Does higher health literacy lead to higher trust in public hospitals? Existing literature suggests that this is the case since a positive association between the level of health literacy and the level of trust in physicians and the health care system has been shown. This study aims to challenge this assumption.
Based on theoretical arguments from game theory and analysis of empirical data, we argue that the association is better described as an inversely u-shaped curve, suggesting that low and high levels of health literacy lead to a lower level of trust than a medium level of health literacy does. The empirical analysis is based on a study of the Danes’ relationship to the overall health care system. More than 6,000 Danes have been asked about their overall expectations of the health service, their concrete experiences and their attitudes to a number of change initiatives.
Game theory analysis show that the combined perceived cooperation and benefit effects can explain an inversely u-shaped relationship between social groups and trust in the health care system. Based on quantitative, binary regression analyses of empirical data, the lowest degree of trust is found among patients from the lowest and highest social groups, while the highest degree of trust is found in the middle group. The main driver for this result is that while patients having low health literacy perceive that the health care system is not cooperative, patients with a high level of health literacy have high expectations about the quality, which the health care system might not be able to provide. This reduces the perceived benefit from their encounter with the health care system.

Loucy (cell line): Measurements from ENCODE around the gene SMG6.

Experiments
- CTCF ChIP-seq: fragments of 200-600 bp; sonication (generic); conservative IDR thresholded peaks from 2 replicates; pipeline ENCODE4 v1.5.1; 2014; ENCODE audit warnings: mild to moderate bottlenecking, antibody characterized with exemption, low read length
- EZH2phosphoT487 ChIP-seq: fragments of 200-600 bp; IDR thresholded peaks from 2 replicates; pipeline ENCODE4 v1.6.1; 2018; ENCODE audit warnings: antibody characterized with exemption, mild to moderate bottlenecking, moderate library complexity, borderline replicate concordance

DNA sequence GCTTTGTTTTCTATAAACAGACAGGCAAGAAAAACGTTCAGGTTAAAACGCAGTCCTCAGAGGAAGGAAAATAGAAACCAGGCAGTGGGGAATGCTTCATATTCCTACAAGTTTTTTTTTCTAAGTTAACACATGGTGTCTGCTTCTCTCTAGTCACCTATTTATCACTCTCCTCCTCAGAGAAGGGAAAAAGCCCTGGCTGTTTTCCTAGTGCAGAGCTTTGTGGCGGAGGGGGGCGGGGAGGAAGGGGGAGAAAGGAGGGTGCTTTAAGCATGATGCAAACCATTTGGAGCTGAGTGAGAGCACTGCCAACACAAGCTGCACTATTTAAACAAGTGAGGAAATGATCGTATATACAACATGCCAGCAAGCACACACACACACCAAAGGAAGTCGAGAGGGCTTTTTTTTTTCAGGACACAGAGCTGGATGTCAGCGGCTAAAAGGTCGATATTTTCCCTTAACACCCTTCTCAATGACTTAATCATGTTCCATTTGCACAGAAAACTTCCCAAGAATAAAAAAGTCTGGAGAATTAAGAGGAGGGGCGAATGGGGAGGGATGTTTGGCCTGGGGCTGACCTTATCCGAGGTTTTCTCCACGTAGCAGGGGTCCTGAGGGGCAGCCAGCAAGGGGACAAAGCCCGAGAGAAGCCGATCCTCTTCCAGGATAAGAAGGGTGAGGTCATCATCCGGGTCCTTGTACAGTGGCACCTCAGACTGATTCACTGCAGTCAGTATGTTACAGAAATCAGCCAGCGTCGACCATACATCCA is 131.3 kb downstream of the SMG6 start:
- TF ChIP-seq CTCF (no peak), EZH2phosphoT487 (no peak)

It is important that health care professionals understand that some patient groups have a higher chance of cooperation (e.g., agreeing on the choice of treatment) or defection (e.g. passing a complaint) than others. In perspective, future research should undertake further qualitative examinations of possible patient types and their demands in relation to different health care sectors, focusing specifically on the opportunities to improve the handling of different patient types.